In Preliminary Instruction No. 9, I instructed you generally on the credibility of witnesses. I now give you this further instruction on how the credibility of a witness can be "impeached" and how you may treat certain evidence.

A witness may be discredited or impeached by contradictory evidence; by a showing that the witness testified falsely concerning a material matter; or by evidence that at some other time the witness has said or done something, or has failed to say or do something, that is inconsistent with the witness's present testimony. If earlier statements of a witness were admitted into evidence, they were not admitted to prove that the contents of those statements were true. Instead, you may consider those earlier statements only to determine whether you think they are consistent or inconsistent with the trial testimony of the witness, and therefore whether they affect the credibility of that witness.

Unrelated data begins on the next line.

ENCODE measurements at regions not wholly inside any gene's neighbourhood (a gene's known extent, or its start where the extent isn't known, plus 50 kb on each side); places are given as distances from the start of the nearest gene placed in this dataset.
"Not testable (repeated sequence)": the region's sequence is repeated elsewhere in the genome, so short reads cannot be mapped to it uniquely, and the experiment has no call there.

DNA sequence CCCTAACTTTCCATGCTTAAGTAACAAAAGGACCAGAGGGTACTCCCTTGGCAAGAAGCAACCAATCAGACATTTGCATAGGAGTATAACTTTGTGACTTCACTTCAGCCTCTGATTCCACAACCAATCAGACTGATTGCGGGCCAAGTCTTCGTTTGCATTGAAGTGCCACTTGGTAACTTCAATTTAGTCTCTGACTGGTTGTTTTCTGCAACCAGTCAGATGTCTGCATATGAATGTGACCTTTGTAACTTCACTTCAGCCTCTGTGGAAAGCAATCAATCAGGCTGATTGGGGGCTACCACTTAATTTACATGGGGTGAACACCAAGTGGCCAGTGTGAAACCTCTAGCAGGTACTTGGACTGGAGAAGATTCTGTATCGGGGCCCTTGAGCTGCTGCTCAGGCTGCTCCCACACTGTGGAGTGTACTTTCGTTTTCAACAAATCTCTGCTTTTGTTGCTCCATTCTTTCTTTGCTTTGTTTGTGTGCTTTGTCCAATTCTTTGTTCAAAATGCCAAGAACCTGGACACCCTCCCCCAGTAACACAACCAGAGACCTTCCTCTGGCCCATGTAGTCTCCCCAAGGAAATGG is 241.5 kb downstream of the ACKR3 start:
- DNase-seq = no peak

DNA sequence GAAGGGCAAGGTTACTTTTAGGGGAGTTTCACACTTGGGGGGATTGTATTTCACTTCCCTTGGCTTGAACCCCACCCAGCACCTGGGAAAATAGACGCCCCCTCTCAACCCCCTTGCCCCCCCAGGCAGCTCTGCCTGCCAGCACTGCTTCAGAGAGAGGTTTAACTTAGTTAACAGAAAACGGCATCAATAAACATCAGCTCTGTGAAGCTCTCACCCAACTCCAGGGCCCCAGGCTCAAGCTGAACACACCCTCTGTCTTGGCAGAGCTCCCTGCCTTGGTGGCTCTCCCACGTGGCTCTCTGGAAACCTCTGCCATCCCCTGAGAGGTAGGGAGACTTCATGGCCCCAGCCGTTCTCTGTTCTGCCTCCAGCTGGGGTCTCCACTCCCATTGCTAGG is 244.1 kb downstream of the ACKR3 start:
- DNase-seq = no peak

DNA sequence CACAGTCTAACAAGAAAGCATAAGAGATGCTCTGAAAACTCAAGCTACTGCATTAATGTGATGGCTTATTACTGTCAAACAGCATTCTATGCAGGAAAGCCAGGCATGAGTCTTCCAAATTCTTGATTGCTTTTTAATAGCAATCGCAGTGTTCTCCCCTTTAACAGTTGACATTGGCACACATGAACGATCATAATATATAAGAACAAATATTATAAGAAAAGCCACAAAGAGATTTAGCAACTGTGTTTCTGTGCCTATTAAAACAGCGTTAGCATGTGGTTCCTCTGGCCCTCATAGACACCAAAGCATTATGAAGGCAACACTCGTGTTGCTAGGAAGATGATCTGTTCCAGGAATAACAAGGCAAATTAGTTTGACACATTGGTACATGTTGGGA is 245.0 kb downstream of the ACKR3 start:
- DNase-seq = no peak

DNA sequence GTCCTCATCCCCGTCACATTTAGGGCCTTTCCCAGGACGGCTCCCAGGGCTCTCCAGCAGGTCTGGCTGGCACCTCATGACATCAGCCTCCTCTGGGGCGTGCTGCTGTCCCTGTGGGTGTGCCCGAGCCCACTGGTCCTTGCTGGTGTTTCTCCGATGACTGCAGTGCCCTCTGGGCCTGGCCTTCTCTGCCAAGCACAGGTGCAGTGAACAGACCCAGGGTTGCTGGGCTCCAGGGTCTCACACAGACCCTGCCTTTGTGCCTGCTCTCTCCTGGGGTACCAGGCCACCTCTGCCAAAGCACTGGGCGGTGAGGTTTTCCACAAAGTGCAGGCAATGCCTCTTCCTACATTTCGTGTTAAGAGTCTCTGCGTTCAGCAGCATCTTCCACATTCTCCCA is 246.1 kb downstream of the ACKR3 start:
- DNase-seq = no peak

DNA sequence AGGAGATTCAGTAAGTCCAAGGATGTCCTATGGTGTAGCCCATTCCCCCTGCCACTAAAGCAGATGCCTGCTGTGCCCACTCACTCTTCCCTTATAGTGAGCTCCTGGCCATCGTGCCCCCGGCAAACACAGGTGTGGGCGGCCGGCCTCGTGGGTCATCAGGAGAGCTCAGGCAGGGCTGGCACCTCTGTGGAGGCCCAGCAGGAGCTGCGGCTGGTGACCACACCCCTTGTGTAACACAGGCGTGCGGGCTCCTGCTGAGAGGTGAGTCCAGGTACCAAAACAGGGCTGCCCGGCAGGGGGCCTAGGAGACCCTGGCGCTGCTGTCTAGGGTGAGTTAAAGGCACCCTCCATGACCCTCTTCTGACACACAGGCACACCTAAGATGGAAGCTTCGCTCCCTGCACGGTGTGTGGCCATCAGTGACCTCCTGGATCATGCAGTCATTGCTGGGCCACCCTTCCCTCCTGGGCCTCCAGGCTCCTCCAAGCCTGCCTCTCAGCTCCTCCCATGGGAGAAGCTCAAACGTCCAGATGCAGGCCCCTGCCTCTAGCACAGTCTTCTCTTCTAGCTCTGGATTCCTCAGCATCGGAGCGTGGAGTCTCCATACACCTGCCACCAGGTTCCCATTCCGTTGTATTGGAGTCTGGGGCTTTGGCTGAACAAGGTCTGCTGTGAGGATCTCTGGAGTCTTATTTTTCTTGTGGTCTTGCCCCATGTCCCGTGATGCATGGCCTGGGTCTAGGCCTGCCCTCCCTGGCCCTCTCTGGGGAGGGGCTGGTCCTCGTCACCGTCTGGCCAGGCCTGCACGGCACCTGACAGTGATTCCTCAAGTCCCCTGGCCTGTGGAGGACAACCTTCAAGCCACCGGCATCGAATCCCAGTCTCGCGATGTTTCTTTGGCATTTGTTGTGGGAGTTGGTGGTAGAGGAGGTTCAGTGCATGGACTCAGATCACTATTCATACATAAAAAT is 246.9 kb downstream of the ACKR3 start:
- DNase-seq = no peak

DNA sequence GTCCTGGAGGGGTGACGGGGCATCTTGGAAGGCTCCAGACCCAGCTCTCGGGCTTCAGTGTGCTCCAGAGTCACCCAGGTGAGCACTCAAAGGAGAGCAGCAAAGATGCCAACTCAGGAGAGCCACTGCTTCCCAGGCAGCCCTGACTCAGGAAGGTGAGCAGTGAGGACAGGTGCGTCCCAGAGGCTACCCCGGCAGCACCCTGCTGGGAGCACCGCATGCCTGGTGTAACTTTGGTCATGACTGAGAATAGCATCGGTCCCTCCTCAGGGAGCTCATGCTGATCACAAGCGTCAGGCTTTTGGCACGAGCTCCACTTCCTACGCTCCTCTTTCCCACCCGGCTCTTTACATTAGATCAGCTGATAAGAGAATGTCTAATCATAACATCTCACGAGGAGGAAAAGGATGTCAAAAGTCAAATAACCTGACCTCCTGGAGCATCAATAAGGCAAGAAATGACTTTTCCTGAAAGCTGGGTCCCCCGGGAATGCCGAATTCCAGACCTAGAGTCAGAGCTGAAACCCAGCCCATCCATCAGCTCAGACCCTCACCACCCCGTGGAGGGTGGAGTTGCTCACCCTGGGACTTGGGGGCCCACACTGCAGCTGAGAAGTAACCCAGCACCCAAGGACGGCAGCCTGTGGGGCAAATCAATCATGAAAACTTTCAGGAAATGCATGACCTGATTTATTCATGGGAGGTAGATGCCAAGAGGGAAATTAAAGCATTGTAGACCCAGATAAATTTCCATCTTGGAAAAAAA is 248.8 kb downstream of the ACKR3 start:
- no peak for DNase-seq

If you believe that a witness has been discredited or impeached, it is your exclusive right to give that witness's testimony whatever weight you think it deserves.

FINAL INSTRUCTION NO. 12 - PRESUMPTION OF INNOCENCE

AND BURDEN OF PROOF



The defendants are each presumed innocent and, therefore, not guilty. This presumption of innocence requires you to put aside all suspicion that might arise from the arrest or charge of Mr. Ortega, Mr. Castro, and Ms. Polmanteer, or the fact that they are here in court. The presumption of innocence remains with each defendant throughout the trial. That presumption alone is sufficient to find him or her not guilty. The presumption of innocence may be overcome as to a particular defendant only if the prosecution proves, beyond a reasonable doubt, each element of a crime charged against him or her.